Rory McIlroy struck the ball well enough during Thursday's first round to place himself squarely in contention at the Masters.
But he almost putted his way back out of it.
That, then, appears to be the sticking point as McIlroy, winner of the U.S. Open in 2011 and the PGA Championship in 2012, seeks his first Masters title and third major overall. McIlroy completed his opening round with a one-under par-71 that left him just three shots behind leader Bill Haas—but it could have been and arguably should have been better.
The world's former No. 1-ranked player, now ranked No. 9, missed a four-foot putt for par on the final hole that would have put him one shot closer to Haas, who opened with a four-under 68.
McIlroy told the BBC afterward that he would have been "really happy" with his round on what he described as a "very difficult" course setup had he not missed the short putt on No. 18. But earlier he also three-putted on the par-three 12th hole for a bogey and took a bogey six on the par-five eighth.
"When I saw the pin positions I thought they didn't want people to get too many under par," McIlroy added. "The greens are drying out quickly, anything under par is good. By Sunday they are going to be pretty dicey."
McIlroy, who is tied for 12th heading into the second round, carded four birdies but also had three bogeys on Thursday.
He struck the ball well, hitting nine of 14 fairways and 15 of 18 greens in regulation. But, per Jeff Babineau of Golfweek.com, he took 34 putts—five more, for instance, than amateur Matthew Fitzpatrick, who did not strike the ball nearly as well as McIlroy and shot a four-over 76 as a result.
For McIlroy, at least being in position to make some short putts is something of a triumph after his well-documented struggles last season. McIlroy began the 2013 season as the world's top-ranked player, but in 19 subsequent worldwide tournaments, he missed four cuts, withdrew from one and finished worse than 40th five times.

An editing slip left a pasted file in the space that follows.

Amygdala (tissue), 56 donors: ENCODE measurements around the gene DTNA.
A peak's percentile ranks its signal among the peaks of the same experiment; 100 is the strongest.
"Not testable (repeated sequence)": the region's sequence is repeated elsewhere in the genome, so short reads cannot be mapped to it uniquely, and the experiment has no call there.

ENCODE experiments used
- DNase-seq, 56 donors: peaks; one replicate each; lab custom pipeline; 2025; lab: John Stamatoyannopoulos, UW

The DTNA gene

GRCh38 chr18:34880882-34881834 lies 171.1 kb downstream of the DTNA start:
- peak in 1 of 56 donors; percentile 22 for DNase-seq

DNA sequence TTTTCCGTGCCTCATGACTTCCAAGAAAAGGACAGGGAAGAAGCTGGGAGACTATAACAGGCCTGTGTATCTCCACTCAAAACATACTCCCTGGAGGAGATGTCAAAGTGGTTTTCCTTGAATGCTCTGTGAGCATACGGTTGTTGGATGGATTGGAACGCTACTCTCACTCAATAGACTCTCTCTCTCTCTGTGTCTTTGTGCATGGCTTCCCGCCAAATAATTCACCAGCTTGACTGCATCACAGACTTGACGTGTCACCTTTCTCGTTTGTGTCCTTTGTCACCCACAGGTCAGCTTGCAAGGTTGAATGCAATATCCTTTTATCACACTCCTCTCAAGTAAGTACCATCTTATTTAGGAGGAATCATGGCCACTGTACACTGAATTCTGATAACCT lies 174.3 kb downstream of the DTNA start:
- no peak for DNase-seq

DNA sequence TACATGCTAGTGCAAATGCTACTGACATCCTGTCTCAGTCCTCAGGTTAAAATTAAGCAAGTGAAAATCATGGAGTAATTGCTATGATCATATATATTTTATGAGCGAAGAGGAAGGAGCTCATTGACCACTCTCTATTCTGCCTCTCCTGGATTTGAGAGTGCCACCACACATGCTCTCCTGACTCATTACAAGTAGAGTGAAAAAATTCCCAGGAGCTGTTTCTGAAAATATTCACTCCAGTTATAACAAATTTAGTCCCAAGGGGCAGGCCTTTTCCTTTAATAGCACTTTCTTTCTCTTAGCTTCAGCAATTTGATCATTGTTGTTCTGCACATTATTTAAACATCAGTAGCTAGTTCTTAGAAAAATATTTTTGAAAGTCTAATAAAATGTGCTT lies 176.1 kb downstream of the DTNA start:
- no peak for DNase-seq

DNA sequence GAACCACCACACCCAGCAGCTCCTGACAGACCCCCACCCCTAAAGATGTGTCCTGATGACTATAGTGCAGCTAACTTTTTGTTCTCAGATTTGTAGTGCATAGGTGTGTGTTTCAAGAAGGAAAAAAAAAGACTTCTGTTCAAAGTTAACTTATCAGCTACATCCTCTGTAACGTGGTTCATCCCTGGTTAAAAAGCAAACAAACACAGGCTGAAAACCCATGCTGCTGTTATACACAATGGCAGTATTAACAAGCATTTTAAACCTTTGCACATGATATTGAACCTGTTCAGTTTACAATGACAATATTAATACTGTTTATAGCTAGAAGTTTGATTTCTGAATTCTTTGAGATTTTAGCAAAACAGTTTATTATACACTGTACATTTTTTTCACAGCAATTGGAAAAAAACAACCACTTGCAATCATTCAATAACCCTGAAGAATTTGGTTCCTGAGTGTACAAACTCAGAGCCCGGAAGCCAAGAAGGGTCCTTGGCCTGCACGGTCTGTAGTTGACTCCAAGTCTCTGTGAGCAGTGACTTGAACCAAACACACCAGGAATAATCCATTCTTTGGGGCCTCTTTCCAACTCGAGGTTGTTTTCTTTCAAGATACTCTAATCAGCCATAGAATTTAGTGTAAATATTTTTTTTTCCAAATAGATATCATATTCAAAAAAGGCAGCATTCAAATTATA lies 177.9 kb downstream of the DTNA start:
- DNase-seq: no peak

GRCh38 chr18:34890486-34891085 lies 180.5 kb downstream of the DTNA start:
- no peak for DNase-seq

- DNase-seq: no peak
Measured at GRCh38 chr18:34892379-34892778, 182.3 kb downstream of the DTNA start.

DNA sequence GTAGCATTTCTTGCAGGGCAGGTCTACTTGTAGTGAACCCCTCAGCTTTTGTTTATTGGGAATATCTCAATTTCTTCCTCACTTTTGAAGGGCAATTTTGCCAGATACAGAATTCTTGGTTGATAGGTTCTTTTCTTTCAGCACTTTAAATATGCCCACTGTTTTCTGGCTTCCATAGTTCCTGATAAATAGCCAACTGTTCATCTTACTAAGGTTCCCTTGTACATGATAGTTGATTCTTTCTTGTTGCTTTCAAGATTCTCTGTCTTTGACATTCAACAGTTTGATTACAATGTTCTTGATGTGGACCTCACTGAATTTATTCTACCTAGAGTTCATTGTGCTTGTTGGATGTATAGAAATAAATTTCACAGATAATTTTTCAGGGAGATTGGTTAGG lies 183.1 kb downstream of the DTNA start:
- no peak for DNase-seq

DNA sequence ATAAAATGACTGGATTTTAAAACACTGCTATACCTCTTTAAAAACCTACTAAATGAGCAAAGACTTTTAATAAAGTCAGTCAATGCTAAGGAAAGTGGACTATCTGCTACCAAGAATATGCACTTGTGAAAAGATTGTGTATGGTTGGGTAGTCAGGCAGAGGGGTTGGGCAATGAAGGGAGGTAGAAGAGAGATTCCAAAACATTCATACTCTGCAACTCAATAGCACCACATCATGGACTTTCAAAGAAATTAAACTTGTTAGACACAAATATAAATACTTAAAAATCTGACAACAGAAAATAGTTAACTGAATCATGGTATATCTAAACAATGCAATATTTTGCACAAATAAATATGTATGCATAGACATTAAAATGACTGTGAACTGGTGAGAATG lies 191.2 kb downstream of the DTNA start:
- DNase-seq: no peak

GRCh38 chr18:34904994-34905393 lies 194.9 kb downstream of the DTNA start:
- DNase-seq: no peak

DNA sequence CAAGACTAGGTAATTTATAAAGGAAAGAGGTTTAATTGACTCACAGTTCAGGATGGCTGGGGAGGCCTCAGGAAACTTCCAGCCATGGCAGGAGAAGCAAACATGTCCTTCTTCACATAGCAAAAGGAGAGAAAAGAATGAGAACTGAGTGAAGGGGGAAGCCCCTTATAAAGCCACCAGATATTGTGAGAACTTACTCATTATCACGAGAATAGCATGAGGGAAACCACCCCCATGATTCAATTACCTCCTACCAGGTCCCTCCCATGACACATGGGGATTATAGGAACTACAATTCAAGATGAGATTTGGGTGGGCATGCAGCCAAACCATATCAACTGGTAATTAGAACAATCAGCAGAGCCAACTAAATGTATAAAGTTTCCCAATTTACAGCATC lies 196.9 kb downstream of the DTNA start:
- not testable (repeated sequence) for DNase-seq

After winning one major in each of the two previous seasons, he never broached contention in three of the four majors a year ago and only briefly seemed to make a move before settling for eighth in the PGA Championship.
Asked by ESPN.com to explain his troubles toward the end of last season, McIlroy said it was a touch of everything from his driving to his putting while adding: "I just don't have my scoring hat on. That's what is holding me back. I'm hitting the ball pretty well, I'm just not scoring ... It's frustrating, but I'm trying to stay as patient as I can."
If nothing else, perhaps last year's difficulties lowered expectations for McIlroy and took off some of the pressure to perform at a level of near-perfection this season. He's trying mightily to make certain that when he does encounter trouble during a round, he doesn't let a bogey become a double bogey, or worse, that dooms his entire day.
He was able to do that Thursday at the Masters, which he took as a good sign.
"The greens are firming up, the wind was all over the place. It was a good day at the office," McIlroy told the BBC. "If conditions stay the same and they put the pin positions in tough spots, it will be tough to get your ball close, so anything even par, one-under, two-under is a good score.
"I'm feeling good with my game and in here relaxed to try and enjoy the week. If I can do that and not get ahead of myself then hopefully I'll give myself a great chance."
And to do more than that, he'll have to start dropping more putts.
Joe Menzer hacks his way around golf courses wherever he can when he's not busy writing about golf, college basketball, NASCAR and other sports for Bleacher Report. Follow him on Twitter @OneMenz.